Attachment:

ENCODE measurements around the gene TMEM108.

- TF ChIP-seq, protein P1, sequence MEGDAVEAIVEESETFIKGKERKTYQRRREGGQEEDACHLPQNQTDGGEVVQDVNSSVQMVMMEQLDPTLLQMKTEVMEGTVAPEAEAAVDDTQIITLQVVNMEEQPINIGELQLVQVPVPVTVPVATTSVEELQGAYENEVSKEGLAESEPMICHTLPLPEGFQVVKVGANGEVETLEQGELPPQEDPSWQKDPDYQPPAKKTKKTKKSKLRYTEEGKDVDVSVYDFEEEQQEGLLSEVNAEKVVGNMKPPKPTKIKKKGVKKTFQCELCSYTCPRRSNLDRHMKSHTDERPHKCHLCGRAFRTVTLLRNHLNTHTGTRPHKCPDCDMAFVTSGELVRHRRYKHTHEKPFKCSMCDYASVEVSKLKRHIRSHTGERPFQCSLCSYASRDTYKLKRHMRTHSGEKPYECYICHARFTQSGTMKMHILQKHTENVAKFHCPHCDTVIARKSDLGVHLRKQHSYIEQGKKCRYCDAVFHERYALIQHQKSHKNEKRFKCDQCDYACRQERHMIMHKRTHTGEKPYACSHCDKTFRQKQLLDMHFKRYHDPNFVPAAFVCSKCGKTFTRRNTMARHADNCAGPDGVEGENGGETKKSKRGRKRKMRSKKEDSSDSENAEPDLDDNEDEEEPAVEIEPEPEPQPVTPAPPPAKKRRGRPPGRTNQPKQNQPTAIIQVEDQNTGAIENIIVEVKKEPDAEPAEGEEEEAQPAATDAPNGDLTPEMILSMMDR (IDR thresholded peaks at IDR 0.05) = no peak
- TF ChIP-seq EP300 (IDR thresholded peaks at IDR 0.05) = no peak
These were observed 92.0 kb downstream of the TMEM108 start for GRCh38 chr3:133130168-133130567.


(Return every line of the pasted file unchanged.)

ENCODE measurements around the gene TMEM108.

- TF ChIP-seq, protein P1, sequence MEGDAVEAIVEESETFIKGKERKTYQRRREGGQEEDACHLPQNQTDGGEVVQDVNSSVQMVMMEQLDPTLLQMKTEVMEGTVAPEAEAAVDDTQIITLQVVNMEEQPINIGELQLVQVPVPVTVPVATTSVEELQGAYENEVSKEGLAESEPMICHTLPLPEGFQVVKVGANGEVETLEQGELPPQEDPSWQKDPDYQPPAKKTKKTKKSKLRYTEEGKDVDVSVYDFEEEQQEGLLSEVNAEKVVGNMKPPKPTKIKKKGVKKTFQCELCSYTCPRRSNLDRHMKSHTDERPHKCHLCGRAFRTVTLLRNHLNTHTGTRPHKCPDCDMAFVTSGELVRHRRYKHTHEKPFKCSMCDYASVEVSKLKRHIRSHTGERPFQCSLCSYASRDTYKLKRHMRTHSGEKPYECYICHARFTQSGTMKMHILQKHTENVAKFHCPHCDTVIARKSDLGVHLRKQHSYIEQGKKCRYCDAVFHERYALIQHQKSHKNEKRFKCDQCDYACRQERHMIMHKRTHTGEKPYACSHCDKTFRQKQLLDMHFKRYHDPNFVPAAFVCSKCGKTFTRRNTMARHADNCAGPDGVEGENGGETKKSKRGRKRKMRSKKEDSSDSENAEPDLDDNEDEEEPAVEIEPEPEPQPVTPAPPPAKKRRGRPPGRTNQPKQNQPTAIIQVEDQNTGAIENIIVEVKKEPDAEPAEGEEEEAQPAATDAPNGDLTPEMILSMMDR (IDR thresholded peaks at IDR 0.05) = no peak
- TF ChIP-seq EP300 (IDR thresholded peaks at IDR 0.05) = no peak
These were observed 92.0 kb downstream of the TMEM108 start for GRCh38 chr3:133130168-133130567.